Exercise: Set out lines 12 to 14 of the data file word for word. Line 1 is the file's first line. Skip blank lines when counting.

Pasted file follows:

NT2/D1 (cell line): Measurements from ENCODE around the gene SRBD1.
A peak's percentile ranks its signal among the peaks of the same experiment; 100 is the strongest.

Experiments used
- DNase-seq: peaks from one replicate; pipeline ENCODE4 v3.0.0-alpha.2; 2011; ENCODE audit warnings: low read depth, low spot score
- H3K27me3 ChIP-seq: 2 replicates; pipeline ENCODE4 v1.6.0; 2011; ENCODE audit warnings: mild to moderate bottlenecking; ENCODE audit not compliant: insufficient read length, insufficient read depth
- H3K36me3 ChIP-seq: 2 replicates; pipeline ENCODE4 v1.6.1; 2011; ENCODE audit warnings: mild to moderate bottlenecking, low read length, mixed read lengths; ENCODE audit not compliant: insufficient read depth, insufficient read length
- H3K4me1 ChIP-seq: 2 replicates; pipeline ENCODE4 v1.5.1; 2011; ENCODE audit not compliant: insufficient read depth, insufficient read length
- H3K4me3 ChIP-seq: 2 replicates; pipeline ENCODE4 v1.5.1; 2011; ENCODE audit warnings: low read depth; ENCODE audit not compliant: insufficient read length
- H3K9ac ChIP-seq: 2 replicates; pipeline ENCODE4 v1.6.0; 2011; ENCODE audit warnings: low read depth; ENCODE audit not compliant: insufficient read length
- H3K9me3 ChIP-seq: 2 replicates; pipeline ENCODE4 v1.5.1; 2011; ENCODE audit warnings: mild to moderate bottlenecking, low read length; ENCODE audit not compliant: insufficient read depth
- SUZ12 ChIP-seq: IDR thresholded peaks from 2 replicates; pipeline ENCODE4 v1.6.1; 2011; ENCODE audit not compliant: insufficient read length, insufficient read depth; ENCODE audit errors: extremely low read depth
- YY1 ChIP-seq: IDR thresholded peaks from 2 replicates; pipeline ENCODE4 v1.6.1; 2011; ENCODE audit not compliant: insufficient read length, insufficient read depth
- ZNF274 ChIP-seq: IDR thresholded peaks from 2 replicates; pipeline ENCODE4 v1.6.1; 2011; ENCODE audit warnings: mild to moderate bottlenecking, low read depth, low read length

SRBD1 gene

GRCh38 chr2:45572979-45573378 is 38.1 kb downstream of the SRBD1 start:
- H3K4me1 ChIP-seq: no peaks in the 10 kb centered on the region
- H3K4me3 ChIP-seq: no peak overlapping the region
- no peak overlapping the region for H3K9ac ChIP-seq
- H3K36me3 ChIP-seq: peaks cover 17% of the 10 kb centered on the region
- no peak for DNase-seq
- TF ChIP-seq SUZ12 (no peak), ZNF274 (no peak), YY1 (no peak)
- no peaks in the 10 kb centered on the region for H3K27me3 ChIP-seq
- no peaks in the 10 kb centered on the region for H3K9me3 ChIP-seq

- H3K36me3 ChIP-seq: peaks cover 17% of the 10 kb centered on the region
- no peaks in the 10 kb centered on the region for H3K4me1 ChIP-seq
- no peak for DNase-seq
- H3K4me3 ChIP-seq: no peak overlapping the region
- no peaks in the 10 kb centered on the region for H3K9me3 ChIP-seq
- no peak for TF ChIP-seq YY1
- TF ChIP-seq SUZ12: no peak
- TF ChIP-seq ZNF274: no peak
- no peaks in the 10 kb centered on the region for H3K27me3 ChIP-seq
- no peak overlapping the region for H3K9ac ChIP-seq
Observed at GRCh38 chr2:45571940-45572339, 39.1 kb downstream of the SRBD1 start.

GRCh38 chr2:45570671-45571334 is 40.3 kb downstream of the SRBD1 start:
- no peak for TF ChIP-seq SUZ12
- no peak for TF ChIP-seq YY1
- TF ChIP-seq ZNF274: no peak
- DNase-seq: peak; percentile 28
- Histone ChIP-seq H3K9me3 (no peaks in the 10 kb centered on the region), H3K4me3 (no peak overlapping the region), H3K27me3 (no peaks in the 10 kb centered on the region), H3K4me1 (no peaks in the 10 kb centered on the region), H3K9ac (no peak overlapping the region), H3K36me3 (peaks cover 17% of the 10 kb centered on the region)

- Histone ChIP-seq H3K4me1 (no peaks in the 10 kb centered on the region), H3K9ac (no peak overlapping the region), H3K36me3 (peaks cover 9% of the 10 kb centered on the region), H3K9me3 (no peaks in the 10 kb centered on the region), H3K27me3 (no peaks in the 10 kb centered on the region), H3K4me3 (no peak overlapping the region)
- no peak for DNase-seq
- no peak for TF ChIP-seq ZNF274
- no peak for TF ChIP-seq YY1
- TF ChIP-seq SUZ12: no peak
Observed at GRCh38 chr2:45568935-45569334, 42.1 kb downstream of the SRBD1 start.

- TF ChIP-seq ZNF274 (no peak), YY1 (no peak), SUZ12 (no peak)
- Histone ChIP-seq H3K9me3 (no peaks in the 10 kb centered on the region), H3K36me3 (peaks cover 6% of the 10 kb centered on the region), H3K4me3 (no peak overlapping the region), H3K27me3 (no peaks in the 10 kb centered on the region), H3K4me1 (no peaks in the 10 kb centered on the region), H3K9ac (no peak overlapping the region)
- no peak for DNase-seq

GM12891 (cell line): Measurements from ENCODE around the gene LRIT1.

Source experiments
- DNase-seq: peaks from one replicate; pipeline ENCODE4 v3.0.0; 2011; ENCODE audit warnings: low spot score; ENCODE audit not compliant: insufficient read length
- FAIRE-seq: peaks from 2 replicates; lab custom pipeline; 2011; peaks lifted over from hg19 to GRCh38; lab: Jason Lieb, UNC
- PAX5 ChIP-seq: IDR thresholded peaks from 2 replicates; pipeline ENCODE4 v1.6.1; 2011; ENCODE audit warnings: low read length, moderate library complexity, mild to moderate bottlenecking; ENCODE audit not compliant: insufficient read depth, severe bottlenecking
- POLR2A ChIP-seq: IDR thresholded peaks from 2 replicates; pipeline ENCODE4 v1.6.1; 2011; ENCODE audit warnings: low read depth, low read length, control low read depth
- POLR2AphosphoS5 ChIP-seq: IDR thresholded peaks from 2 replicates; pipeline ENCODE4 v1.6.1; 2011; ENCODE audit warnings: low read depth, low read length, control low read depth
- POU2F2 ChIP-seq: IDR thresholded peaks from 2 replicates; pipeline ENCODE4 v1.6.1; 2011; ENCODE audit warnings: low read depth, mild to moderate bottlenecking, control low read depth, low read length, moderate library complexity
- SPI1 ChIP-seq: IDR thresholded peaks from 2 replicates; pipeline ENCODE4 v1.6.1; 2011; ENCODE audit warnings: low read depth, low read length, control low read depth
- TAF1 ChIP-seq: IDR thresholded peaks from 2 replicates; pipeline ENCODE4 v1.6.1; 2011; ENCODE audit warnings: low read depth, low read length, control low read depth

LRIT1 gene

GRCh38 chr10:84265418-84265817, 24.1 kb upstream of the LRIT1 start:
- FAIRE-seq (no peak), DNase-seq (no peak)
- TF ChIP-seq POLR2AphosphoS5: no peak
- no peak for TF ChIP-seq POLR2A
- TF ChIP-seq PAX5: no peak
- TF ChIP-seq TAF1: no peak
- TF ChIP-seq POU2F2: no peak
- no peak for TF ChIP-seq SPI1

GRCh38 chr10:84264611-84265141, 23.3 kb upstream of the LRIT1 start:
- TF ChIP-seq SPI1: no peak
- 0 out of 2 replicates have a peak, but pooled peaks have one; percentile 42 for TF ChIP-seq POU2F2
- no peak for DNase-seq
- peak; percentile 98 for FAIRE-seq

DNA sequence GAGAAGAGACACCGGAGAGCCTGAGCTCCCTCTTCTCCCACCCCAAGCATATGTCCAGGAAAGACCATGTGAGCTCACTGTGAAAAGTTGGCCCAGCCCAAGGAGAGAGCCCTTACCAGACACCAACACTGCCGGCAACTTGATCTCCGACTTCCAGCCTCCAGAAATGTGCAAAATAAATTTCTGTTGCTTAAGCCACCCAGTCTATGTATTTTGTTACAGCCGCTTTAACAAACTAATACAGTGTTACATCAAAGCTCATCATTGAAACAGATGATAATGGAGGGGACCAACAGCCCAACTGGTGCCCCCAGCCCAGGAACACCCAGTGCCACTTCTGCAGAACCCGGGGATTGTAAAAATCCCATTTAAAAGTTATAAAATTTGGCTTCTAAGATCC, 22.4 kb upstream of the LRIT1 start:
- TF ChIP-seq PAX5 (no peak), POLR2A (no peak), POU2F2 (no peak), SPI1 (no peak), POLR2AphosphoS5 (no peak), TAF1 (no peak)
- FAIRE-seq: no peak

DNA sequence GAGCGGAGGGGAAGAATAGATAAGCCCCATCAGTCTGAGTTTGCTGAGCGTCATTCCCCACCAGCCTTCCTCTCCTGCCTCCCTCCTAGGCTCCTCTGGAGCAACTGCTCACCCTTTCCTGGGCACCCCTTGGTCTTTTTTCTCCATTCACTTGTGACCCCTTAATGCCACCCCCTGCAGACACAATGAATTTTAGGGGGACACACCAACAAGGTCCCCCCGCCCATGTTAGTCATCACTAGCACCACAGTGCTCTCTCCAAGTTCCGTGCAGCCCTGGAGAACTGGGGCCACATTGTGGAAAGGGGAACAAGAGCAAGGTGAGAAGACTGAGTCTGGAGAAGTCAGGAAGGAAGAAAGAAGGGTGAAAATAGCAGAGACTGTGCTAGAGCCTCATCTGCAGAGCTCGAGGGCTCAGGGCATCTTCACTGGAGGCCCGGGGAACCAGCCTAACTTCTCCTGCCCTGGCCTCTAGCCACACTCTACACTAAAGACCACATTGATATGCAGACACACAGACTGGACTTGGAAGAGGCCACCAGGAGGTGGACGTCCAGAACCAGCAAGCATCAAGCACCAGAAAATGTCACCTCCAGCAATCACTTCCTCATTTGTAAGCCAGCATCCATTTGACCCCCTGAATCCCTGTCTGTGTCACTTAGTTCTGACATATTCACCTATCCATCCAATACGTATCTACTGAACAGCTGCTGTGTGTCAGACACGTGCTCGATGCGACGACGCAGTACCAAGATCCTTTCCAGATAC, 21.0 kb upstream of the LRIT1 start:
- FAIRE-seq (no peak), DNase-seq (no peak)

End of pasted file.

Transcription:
- YY1 ChIP-seq: IDR thresholded peaks from 2 replicates; pipeline ENCODE4 v1.6.1; 2011; ENCODE audit not compliant: insufficient read length, insufficient read depth
- ZNF274 ChIP-seq: IDR thresholded peaks from 2 replicates; pipeline ENCODE4 v1.6.1; 2011; ENCODE audit warnings: mild to moderate bottlenecking, low read depth, low read length

SRBD1 gene